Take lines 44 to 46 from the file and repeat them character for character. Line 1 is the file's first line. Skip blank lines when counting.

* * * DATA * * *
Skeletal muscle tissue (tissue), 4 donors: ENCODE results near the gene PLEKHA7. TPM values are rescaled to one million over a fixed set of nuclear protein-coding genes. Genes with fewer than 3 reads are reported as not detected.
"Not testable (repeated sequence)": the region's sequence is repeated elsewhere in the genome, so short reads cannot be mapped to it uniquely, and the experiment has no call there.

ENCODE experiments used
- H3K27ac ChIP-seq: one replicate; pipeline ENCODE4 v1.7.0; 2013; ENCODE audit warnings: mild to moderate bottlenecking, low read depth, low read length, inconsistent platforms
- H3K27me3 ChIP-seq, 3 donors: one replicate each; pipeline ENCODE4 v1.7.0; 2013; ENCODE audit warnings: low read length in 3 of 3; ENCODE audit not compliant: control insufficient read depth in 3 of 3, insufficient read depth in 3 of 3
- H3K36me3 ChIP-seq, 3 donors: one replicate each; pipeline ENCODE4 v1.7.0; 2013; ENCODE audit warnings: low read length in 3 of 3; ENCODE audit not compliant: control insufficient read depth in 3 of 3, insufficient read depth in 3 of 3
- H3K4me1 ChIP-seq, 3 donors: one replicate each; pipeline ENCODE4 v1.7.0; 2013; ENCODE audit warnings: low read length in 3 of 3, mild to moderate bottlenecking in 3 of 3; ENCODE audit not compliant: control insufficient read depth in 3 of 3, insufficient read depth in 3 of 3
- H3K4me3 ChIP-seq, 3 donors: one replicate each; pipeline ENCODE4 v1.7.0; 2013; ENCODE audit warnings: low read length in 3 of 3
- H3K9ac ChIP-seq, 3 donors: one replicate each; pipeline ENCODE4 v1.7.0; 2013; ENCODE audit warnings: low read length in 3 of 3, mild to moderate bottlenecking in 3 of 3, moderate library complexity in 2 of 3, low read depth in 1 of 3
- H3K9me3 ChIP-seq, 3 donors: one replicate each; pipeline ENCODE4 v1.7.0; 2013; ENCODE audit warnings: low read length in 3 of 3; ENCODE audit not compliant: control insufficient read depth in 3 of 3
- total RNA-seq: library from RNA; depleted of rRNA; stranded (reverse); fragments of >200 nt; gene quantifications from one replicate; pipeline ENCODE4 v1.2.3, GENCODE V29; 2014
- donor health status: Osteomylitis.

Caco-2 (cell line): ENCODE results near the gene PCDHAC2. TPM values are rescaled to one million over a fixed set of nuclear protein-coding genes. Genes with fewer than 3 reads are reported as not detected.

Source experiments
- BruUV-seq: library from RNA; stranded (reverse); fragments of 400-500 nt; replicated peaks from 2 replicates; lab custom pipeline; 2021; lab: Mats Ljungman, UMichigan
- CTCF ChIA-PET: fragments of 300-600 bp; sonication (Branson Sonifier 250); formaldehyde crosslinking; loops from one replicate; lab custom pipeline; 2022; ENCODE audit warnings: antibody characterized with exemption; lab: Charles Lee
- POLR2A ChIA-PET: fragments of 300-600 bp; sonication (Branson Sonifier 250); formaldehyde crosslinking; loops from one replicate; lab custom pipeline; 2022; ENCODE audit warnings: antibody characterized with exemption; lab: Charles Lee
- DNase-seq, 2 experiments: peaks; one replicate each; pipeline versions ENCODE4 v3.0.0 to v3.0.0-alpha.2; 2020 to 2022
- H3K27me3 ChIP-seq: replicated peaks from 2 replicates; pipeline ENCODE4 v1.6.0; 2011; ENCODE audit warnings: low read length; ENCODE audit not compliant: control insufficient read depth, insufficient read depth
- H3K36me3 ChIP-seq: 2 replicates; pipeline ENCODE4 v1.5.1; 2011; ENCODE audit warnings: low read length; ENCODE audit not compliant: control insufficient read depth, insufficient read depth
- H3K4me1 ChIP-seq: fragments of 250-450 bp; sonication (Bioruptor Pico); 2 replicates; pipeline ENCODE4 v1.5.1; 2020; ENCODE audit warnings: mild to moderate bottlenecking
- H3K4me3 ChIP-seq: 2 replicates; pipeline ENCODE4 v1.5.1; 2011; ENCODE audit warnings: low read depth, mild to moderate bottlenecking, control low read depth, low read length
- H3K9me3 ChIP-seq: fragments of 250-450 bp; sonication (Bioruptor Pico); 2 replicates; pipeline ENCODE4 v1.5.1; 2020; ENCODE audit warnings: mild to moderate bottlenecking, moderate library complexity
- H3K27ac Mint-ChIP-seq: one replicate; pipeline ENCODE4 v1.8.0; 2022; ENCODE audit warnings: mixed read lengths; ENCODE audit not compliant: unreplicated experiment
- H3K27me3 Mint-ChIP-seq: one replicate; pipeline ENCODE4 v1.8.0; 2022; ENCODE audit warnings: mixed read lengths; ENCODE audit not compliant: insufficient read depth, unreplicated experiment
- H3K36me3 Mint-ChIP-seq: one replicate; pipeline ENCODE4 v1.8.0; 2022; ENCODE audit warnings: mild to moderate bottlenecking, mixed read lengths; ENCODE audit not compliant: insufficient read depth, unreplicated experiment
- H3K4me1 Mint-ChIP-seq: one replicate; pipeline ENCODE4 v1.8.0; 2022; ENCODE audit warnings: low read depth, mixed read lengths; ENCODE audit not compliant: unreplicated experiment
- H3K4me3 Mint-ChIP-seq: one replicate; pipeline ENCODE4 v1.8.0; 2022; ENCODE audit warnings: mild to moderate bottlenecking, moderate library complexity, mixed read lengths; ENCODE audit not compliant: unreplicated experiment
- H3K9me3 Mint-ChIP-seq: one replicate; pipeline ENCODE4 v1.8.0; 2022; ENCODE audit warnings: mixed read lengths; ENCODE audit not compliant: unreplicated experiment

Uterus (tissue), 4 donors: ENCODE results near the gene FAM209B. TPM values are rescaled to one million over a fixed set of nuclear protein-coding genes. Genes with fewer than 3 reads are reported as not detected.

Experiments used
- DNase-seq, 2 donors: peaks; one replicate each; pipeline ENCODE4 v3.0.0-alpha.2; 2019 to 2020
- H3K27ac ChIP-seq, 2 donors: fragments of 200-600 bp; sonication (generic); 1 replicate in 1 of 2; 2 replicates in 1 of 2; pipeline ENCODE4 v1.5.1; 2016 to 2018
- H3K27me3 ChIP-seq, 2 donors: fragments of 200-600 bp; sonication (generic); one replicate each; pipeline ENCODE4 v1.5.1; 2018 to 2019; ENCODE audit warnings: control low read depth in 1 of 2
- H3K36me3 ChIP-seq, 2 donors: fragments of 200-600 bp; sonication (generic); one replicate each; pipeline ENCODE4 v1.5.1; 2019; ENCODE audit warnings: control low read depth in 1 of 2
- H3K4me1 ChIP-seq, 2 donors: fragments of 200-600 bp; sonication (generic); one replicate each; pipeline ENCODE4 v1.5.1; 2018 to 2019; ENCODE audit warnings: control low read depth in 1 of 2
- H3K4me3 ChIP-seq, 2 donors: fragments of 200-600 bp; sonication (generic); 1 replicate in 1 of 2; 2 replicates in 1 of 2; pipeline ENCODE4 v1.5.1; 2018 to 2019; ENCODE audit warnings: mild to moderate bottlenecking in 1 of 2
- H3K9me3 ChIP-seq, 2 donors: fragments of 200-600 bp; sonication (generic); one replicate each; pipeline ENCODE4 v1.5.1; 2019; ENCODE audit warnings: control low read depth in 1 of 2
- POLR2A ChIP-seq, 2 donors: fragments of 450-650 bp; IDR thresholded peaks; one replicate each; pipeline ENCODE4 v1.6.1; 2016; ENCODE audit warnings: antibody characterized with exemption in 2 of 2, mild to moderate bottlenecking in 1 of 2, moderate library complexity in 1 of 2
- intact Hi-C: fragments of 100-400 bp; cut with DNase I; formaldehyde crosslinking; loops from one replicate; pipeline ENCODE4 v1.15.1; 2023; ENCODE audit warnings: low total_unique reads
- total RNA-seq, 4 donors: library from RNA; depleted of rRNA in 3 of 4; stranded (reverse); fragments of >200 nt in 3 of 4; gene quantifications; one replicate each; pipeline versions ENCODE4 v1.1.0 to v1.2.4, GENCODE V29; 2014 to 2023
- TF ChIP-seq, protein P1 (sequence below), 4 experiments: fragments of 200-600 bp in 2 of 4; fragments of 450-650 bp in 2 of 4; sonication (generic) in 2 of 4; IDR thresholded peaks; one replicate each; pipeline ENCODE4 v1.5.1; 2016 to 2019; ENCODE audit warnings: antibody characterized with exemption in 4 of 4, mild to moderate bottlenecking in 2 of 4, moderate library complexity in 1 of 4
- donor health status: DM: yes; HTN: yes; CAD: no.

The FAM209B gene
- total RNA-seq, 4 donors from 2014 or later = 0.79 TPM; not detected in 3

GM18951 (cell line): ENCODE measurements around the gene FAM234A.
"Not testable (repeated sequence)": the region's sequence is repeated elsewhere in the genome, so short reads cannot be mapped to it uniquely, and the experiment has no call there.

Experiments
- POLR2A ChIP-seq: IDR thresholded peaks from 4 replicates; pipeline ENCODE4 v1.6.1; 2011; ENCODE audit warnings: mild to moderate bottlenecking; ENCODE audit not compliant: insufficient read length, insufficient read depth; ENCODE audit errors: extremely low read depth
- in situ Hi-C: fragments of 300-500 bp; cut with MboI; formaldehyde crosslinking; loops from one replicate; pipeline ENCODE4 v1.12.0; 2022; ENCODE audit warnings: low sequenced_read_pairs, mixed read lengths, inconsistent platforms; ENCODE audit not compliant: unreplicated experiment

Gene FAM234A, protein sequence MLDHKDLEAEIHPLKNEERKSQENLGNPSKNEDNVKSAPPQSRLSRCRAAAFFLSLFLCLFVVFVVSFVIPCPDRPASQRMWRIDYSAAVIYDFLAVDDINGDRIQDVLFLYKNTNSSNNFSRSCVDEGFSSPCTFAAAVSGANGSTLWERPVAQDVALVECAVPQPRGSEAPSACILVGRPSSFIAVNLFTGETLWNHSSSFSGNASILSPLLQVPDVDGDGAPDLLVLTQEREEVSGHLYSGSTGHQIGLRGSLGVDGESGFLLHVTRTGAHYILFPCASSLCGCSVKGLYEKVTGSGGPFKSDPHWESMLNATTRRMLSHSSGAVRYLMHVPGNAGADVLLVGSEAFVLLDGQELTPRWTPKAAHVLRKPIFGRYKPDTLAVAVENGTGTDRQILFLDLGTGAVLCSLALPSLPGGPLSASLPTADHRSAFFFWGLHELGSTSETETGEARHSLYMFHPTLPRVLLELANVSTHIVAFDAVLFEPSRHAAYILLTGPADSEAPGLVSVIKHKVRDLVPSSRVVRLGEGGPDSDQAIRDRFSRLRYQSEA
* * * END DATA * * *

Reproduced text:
The FAM209B gene
- total RNA-seq, 4 donors from 2014 or later = 0.79 TPM; not detected in 3

GM18951 (cell line): ENCODE measurements around the gene FAM234A.